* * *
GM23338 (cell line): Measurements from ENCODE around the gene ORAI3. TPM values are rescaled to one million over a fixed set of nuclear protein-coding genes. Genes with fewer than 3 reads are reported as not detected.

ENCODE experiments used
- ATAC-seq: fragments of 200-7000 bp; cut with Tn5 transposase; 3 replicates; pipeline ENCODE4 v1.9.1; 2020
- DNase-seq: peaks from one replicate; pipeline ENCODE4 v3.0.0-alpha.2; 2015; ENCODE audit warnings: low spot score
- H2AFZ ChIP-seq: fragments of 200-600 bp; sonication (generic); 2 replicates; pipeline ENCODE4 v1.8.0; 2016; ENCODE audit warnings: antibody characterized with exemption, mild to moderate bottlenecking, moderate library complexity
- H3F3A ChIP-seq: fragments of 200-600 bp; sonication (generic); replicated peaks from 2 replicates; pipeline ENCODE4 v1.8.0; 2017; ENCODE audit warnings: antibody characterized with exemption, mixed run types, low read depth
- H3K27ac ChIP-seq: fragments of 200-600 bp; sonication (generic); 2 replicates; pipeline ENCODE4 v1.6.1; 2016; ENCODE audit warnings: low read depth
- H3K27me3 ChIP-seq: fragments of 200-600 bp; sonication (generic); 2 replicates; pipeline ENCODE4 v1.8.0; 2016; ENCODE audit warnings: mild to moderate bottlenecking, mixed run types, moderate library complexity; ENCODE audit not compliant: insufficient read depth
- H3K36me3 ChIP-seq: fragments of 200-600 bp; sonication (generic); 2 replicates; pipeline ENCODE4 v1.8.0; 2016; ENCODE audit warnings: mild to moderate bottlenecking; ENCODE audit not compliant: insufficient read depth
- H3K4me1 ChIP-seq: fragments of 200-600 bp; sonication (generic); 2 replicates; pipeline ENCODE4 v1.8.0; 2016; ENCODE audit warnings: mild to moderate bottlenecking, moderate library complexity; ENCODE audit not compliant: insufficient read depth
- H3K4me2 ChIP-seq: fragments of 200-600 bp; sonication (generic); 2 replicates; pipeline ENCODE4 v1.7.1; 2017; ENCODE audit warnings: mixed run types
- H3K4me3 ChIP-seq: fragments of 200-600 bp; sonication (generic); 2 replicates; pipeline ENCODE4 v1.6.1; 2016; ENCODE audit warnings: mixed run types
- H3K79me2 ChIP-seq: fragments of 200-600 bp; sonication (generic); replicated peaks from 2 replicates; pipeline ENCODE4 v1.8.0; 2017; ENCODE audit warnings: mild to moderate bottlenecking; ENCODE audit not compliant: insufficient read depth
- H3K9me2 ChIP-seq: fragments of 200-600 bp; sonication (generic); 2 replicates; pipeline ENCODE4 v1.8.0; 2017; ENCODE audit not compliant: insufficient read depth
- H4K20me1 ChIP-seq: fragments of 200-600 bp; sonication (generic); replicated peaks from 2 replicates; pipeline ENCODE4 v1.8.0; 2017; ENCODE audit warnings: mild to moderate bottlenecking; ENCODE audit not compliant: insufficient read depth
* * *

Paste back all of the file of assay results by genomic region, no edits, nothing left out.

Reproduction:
GM23338 (cell line): Measurements from ENCODE around the gene ORAI3. TPM values are rescaled to one million over a fixed set of nuclear protein-coding genes. Genes with fewer than 3 reads are reported as not detected.

ENCODE experiments used
- ATAC-seq: fragments of 200-7000 bp; cut with Tn5 transposase; 3 replicates; pipeline ENCODE4 v1.9.1; 2020
- DNase-seq: peaks from one replicate; pipeline ENCODE4 v3.0.0-alpha.2; 2015; ENCODE audit warnings: low spot score
- H2AFZ ChIP-seq: fragments of 200-600 bp; sonication (generic); 2 replicates; pipeline ENCODE4 v1.8.0; 2016; ENCODE audit warnings: antibody characterized with exemption, mild to moderate bottlenecking, moderate library complexity
- H3F3A ChIP-seq: fragments of 200-600 bp; sonication (generic); replicated peaks from 2 replicates; pipeline ENCODE4 v1.8.0; 2017; ENCODE audit warnings: antibody characterized with exemption, mixed run types, low read depth
- H3K27ac ChIP-seq: fragments of 200-600 bp; sonication (generic); 2 replicates; pipeline ENCODE4 v1.6.1; 2016; ENCODE audit warnings: low read depth
- H3K27me3 ChIP-seq: fragments of 200-600 bp; sonication (generic); 2 replicates; pipeline ENCODE4 v1.8.0; 2016; ENCODE audit warnings: mild to moderate bottlenecking, mixed run types, moderate library complexity; ENCODE audit not compliant: insufficient read depth
- H3K36me3 ChIP-seq: fragments of 200-600 bp; sonication (generic); 2 replicates; pipeline ENCODE4 v1.8.0; 2016; ENCODE audit warnings: mild to moderate bottlenecking; ENCODE audit not compliant: insufficient read depth
- H3K4me1 ChIP-seq: fragments of 200-600 bp; sonication (generic); 2 replicates; pipeline ENCODE4 v1.8.0; 2016; ENCODE audit warnings: mild to moderate bottlenecking, moderate library complexity; ENCODE audit not compliant: insufficient read depth
- H3K4me2 ChIP-seq: fragments of 200-600 bp; sonication (generic); 2 replicates; pipeline ENCODE4 v1.7.1; 2017; ENCODE audit warnings: mixed run types
- H3K4me3 ChIP-seq: fragments of 200-600 bp; sonication (generic); 2 replicates; pipeline ENCODE4 v1.6.1; 2016; ENCODE audit warnings: mixed run types
- H3K79me2 ChIP-seq: fragments of 200-600 bp; sonication (generic); replicated peaks from 2 replicates; pipeline ENCODE4 v1.8.0; 2017; ENCODE audit warnings: mild to moderate bottlenecking; ENCODE audit not compliant: insufficient read depth
- H3K9me2 ChIP-seq: fragments of 200-600 bp; sonication (generic); 2 replicates; pipeline ENCODE4 v1.8.0; 2017; ENCODE audit not compliant: insufficient read depth
- H4K20me1 ChIP-seq: fragments of 200-600 bp; sonication (generic); replicated peaks from 2 replicates; pipeline ENCODE4 v1.8.0; 2017; ENCODE audit warnings: mild to moderate bottlenecking; ENCODE audit not compliant: insufficient read depth